Note: Where available, the PDF/Word icon below is provided to view the complete and fully formatted document
Disclaimer: The Parliamentary Library does not warrant or accept liability for the accuracy or usefulness of the transcripts. These are copied directly from the broadcaster's website.
Oil price swings on Saudi gesture to boost su -

View in ParlViewView other Segments

Oil price swings on Saudi gesture to boost supply

The World Today - Tuesday, 17 June , 2008 12:10:00

Reporter: Peter Ryan

EMMA ALBERICI: Oil has been on another rollercoaster ride overnight after Saudi Arabia signalled it
would boost production to its highest level in 25 years.

The price of crude surged close to almost $US140 a barrel, but pulled back amid scepticism that the
expected Saudi intervention would have any meaningful impact.

Traders doubt the action will do much to rein in speculators who've been driving the price higher
and say while the increased supply is a welcome gesture, it's not the type of oil the world needs.

More from our business editor Peter Ryan.

PETER RYAN: The world's top oil producing and consuming nations meet in Saudi Arabia this weekend
at the personal request of King Abdullah.

In the lead up to the summit, the UN's Secretary-General Ban Ki-moon has been told Saudi oil
production will increase by 200,000 barrels a day to 9.7 million barrels a day to help stabilise
prices.

But oil watchers are wondering if this is the path to a solution, or a carefully managed public
relations gesture.

CAROLA HOYAS: 200,000 barrels a day is what the Saudis told the UN Secretary-General they'll do. It
doesn't necessarily mean that's the level we'll get on Sunday at the meeting. And maybe they're
just filling out the market. They want to see how much that would impact the market, and so far the
answer is not at all.

PETER RYAN: Carola Hoyas is the chief energy correspondent at the Financial Times in London.

She says although Saudi Arabia has the greatest capacity to increase production to meet demand, the
meeting needs to deliver tangible and immediate results that push the oil price lower.

CAROLA HOYAS: I think this is a very high risk, high stakes game that the Saudi's are playing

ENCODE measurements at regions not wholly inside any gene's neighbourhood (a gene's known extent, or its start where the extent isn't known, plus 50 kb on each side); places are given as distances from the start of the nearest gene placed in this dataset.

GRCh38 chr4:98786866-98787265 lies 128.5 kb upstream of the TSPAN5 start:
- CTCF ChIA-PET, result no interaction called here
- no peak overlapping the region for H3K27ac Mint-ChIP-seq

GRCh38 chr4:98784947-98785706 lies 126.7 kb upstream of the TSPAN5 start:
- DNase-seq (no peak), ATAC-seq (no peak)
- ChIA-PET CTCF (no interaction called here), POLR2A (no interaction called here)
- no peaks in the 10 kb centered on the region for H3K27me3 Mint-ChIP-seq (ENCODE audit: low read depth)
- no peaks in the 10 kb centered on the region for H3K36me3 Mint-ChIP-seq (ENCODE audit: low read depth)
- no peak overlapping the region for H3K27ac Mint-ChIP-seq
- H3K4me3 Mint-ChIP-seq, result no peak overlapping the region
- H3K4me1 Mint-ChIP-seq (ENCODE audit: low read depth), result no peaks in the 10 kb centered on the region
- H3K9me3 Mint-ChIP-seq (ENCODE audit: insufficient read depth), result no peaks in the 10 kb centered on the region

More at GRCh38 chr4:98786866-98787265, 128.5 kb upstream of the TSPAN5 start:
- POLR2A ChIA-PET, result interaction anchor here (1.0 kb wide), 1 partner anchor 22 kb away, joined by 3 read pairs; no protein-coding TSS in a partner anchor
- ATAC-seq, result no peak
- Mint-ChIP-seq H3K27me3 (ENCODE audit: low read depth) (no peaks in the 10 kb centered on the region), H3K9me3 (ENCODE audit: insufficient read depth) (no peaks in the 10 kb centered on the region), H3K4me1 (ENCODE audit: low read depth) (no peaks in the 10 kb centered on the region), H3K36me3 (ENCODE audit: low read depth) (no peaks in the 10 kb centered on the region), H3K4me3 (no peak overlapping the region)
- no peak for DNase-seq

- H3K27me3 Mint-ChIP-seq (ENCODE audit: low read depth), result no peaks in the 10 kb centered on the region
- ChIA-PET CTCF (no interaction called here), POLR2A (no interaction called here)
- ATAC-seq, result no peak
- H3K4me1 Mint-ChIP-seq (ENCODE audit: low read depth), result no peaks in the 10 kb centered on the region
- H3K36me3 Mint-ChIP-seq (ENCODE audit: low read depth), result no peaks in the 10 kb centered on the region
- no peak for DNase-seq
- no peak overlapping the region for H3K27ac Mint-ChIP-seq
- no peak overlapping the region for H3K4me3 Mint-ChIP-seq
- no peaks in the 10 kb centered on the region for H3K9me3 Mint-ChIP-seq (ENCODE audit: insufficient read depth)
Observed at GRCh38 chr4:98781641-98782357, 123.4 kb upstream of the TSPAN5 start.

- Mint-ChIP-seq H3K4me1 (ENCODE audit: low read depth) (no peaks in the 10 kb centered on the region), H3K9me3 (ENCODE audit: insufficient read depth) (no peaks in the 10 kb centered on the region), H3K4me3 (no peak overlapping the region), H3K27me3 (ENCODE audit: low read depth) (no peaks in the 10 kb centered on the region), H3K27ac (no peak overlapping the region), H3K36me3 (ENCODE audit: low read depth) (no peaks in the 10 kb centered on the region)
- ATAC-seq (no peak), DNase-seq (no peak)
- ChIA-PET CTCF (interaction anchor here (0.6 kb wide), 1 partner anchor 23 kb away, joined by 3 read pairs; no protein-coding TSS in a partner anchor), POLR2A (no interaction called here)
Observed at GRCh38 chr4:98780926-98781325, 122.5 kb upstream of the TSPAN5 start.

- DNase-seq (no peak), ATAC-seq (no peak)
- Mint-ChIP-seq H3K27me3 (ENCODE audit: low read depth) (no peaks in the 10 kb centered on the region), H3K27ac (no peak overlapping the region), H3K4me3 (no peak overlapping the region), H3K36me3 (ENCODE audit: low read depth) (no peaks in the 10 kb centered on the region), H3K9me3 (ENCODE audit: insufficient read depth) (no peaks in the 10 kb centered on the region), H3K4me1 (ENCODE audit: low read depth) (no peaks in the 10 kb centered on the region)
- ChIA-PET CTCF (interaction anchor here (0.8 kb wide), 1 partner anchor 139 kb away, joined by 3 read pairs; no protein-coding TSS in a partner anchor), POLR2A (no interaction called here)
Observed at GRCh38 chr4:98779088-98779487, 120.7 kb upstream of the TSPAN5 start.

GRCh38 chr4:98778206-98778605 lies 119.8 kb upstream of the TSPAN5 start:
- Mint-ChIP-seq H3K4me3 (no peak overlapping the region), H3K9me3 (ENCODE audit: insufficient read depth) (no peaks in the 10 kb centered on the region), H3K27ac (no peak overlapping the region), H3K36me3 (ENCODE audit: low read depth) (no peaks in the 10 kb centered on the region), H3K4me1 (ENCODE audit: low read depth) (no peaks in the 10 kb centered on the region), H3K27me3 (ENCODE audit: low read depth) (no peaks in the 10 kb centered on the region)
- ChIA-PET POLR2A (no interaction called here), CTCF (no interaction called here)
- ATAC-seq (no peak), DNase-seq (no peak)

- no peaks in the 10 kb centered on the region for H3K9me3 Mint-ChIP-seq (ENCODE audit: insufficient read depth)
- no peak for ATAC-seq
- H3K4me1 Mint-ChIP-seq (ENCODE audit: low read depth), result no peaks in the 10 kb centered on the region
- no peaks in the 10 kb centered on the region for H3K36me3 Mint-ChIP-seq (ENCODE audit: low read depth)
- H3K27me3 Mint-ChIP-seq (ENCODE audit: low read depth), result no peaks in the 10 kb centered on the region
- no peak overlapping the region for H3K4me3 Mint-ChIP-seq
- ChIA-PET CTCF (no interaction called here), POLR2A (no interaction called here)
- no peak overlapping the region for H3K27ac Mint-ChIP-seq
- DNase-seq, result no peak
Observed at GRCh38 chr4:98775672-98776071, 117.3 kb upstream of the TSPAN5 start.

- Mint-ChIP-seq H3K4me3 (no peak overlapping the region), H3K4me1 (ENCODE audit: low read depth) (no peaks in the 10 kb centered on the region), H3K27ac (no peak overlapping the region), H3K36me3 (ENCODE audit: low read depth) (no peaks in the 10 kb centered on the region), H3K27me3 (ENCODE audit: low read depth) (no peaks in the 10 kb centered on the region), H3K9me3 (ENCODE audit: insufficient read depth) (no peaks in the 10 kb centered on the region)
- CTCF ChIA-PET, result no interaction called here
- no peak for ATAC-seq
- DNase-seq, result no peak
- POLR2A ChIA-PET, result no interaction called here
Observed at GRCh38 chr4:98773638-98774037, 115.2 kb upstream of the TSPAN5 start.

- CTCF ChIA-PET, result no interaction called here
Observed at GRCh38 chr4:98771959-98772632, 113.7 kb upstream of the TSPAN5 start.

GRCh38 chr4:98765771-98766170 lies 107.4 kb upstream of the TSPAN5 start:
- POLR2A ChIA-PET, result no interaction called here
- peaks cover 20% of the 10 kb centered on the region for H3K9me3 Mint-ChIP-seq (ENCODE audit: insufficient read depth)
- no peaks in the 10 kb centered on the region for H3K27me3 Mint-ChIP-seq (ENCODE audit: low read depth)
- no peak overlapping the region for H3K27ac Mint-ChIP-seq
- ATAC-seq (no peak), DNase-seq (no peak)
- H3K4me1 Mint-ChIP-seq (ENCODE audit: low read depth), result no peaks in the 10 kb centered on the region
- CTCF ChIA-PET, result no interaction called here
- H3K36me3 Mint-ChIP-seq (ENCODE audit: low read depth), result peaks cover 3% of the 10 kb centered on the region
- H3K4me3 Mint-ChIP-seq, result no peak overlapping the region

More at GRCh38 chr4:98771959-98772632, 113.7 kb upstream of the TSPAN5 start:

today. So I think they are going to want to look very credible. They've invited very senior leaders
of countries of oil companies to come to Jeddah for this meeting. So if they don't follow through
on this, it'll have lasting affects.

PETER RYAN: The proposed Saudi action, and a major oil rig fire in the North Sea, pushed oil
futures close to the next psychological threshold of $US140 a barrel, a one day spike if more than
$US5.

But the excitement dimmed when traders worried that Saudi Arabia influence over other oil producers
is what it once was.

And traders on the floor of the New York Mercantile Exchange, like Raymond Carbone, says the
additional 200,000 barrels a day might necessarily be useful.

RAYMOND CARBONE: This is heavy, sour, high sulfur oil. This is exactly what the market does not
need anymore of. And so, in my mind, it's here's something you really don't need and not much of it
anyway. So if we were going to be getting 200 to 500,000 barrels of light, sweet, crude oil, I
think the market will react differently.

PETER RYAN: In America, where talk of high fuel prices compete with the presidential election race,
the Saudi gesture is being viewed cautiously.

JOHN KILDUFF: They want to keep the addict hooked on the cheap drug. In that, they want us not to
have an option, not to be lured by alternative fuel.

PETER RYAN: But energy analyst John Kilduff says options are running out.

JOHN KILDUFF: We're down to our last bullets here in terms of fighting these high prices, and if
this Saudi move doesn't do anything to stem the continuous rise in crude oil prices, it's even
worrisome than if they had done nothing.

PETER RYAN: Andy Gordon of the newsletter Investors Daily Edge is also hopeful, but says the talks
will be meaningless unless demand issues are considered along with supply.

ANDY GORDON: It's not enough, but it's moving in the right direction. Positive news is still
positive news, but it doesn't change the long-term fundamentals, which is that there is a shortage,
and that to be demand-supply equation is getting worse, not better.

PETER RYAN: The Saudi move to increase supply is a single move from one powerful nation.

But Carola Hoyas of the Financial Times says the attitude of other OPEC countries will also be
critical at the Jeddah meeting.

CAROLA HOYAS: They're not terribly unhappy about it at the moment, though generally they don't like
it when Saudi Arabia acts uni-laterally, but they don't have much to say. Many of the other
oil-producing countries have very little ability to increase capacity at this point. Saudis really
are in the driving seat at the moment.

EMMA ALBERICI: Carola Hoyas of the Financial Times ending that report from business editor Peter
Ryan.